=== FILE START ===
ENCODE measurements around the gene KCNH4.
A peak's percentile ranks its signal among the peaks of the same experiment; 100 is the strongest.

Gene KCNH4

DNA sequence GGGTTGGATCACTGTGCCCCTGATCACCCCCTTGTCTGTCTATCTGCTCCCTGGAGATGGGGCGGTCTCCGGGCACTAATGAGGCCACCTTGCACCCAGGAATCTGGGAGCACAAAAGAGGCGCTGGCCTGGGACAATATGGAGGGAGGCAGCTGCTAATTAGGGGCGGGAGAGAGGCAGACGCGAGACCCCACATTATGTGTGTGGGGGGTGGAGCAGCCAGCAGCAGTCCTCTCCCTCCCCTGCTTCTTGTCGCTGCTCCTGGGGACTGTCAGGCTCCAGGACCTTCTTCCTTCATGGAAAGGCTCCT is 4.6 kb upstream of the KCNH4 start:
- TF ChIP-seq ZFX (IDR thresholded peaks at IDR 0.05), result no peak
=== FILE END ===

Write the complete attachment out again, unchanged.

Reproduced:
ENCODE measurements around the gene KCNH4.
A peak's percentile ranks its signal among the peaks of the same experiment; 100 is the strongest.

Gene KCNH4

DNA sequence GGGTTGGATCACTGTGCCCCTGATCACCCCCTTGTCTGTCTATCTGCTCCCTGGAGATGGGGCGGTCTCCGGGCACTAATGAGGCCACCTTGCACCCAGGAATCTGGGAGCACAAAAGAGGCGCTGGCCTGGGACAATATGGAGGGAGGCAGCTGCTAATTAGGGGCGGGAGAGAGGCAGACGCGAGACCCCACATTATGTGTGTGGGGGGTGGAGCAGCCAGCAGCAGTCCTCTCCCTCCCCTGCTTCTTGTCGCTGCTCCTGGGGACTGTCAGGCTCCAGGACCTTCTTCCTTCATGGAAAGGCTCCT is 4.6 kb upstream of the KCNH4 start:
- TF ChIP-seq ZFX (IDR thresholded peaks at IDR 0.05), result no peak